Purpose: This study tested for an association between diabetes and depressive symptoms and assessed the effect of co-occurring diabetes and depressive symptoms on healthcare utilization outcomes among African-American patients.
Procedure: The sample consisted of 303 adult African-American patients age 40 and over from a primary care clinic serving the low-income population in Nashville, TN. Measures were based on self-reports during a structured interview. Multivariate analyses adjusted for age, gender, socioeconomic status, and comorbid chronic conditions.
Findings: African-American patients with and without diabetes did not differ on the presence or severity of depressive symptoms. However, the co-occurrence of major depressive symptoms with diabetes among African Americans was associated with nearly three times more reported emergency room visits and three times more inpatient days, but was only marginally associated with a lower number of physician visits.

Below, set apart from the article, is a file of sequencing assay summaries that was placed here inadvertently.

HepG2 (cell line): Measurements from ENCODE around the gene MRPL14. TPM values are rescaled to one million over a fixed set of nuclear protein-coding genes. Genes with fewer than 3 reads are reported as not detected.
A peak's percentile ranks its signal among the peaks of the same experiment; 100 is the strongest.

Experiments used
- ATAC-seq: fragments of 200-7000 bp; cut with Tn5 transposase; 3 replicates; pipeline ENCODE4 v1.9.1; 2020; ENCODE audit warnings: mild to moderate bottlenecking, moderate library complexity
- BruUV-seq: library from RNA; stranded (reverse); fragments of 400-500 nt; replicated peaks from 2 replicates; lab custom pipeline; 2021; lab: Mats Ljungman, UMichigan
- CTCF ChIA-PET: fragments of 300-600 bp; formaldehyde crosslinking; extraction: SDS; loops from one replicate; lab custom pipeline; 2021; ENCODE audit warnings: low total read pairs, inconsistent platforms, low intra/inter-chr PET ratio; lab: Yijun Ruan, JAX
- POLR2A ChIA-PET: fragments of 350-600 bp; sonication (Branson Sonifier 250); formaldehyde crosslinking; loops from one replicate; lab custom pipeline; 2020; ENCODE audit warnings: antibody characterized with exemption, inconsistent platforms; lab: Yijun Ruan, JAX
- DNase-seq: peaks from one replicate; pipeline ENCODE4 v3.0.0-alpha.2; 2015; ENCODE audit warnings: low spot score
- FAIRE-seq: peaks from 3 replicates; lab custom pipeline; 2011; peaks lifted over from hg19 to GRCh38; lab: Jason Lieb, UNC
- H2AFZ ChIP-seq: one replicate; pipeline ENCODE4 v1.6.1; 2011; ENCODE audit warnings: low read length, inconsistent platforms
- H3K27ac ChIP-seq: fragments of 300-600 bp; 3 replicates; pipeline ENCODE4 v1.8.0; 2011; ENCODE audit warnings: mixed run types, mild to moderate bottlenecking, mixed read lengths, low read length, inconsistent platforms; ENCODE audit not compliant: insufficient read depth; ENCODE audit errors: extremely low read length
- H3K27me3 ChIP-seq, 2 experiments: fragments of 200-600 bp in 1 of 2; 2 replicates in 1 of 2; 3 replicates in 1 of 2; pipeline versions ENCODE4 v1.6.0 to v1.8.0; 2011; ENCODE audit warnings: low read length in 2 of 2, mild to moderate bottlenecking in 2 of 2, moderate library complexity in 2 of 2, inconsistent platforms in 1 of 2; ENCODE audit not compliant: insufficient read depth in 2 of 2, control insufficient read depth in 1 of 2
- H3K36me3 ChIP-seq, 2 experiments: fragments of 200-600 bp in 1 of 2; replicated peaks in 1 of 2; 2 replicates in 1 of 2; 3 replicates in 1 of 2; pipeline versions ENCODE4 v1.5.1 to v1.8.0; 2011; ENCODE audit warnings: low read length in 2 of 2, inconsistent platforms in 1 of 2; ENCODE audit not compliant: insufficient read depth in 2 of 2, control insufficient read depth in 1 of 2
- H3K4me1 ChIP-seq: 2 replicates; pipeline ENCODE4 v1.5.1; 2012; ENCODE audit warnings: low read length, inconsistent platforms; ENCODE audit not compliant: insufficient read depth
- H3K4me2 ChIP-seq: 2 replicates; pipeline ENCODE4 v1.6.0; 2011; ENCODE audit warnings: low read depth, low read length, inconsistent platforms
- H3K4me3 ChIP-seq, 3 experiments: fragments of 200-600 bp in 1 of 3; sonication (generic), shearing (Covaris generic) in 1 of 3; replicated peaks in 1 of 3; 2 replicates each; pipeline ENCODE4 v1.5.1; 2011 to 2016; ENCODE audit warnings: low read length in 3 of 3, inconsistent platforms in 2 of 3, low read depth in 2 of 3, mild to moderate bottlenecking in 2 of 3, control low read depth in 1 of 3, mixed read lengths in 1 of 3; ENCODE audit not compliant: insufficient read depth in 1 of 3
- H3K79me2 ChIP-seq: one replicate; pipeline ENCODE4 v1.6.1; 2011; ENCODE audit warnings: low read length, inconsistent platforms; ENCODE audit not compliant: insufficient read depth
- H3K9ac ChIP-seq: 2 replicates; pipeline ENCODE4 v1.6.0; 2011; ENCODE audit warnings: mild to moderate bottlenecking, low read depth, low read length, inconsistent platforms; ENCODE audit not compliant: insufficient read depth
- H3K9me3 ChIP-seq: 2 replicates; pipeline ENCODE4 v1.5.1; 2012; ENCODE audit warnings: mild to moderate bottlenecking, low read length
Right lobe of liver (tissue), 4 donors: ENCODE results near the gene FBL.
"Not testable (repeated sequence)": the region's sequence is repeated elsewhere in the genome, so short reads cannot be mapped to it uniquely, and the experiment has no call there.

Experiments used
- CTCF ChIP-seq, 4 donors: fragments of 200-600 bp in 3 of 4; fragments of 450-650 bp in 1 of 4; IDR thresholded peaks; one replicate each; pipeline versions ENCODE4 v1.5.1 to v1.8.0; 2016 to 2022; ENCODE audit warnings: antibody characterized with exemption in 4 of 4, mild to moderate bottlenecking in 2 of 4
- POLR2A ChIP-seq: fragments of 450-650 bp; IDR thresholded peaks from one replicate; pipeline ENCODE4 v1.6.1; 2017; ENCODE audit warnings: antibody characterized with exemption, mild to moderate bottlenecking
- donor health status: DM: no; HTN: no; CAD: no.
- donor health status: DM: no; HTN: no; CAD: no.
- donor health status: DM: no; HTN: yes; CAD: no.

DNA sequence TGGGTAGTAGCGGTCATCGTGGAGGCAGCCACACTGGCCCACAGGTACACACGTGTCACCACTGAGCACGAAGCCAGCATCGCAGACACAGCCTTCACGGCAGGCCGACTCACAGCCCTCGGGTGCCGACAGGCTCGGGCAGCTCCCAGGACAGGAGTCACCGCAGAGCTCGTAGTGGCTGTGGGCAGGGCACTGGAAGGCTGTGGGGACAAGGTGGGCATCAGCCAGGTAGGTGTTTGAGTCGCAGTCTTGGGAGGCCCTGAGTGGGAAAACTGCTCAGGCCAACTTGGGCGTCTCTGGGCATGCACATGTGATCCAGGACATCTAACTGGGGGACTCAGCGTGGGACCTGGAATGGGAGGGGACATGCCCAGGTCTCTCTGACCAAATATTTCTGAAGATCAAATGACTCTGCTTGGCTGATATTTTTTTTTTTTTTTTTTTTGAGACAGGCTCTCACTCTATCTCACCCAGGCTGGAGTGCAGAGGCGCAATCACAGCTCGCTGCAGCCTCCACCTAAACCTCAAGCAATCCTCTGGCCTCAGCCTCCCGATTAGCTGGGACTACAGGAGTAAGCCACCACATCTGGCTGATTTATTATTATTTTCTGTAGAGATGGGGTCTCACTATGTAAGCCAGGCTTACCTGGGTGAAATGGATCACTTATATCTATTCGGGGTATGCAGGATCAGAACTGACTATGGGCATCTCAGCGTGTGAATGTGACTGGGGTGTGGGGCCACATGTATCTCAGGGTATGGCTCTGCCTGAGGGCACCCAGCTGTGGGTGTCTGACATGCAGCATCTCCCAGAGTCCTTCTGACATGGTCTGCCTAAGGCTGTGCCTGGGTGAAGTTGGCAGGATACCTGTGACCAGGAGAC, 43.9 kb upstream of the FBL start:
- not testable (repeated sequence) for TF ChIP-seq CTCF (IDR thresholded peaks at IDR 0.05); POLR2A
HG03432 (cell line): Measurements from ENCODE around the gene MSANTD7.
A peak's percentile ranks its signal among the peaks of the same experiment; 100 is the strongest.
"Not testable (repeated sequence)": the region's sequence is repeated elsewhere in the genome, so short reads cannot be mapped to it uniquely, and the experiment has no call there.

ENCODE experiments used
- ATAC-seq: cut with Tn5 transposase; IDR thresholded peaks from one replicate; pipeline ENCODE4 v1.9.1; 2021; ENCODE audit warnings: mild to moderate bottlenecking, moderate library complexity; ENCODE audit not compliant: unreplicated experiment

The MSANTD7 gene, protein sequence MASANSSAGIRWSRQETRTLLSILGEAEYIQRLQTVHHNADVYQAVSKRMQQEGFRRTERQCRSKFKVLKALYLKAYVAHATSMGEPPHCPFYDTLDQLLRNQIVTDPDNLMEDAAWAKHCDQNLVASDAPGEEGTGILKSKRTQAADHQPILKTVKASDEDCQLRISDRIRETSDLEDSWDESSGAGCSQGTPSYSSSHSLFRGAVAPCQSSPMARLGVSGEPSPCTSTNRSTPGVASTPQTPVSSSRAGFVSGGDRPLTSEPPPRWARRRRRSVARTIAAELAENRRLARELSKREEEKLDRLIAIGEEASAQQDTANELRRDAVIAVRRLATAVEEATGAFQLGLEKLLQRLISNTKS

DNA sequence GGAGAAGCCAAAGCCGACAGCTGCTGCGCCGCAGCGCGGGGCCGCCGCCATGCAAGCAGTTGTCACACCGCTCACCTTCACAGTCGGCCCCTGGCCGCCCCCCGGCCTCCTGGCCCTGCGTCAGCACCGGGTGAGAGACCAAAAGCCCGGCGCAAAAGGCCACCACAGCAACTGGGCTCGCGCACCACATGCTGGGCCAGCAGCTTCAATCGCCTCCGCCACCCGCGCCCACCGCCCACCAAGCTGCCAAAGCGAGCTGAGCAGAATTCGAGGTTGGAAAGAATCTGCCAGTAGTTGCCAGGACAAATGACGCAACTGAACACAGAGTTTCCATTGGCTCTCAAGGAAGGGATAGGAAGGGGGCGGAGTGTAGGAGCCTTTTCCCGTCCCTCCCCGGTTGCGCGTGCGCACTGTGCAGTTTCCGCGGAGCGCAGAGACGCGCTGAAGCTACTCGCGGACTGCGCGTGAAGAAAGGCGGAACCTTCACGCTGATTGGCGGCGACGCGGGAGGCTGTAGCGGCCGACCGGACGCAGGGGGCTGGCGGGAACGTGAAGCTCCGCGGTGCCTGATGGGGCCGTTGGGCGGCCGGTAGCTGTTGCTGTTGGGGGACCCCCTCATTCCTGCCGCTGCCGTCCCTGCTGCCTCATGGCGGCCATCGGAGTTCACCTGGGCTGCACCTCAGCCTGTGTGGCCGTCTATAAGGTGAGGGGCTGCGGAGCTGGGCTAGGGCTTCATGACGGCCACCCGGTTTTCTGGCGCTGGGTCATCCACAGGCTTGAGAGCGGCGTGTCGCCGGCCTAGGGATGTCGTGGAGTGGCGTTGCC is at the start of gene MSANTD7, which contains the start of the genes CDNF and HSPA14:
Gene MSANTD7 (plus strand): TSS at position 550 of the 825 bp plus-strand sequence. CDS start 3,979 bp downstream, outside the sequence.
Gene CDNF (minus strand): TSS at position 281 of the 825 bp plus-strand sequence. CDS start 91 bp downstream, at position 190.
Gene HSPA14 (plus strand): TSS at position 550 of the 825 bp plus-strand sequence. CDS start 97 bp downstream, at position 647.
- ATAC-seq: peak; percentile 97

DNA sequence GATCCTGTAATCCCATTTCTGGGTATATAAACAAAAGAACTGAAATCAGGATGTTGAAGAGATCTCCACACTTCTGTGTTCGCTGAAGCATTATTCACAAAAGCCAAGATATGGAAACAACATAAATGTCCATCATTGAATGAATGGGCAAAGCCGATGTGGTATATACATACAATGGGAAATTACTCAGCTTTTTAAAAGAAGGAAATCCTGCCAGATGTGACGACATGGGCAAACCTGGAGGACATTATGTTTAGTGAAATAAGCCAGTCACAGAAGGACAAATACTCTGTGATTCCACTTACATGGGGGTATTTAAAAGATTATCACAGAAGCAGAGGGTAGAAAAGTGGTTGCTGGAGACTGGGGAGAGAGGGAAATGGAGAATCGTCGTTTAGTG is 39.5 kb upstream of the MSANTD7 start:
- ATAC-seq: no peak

Conclusions: In contrast to previous studies with predominantly white samples that found a positive association between diabetes and depression, no association was found in this African-American sample. Nevertheless, the results did concur with research findings based on other samples, in that the co-occurrence of depression with diabetes was associated with more acute care utilization, such as emergency room visits and inpatient hospitalizations. This pattern of utilization may lead to higher healthcare costs among patients with diabetes who are depressed, regardless of race.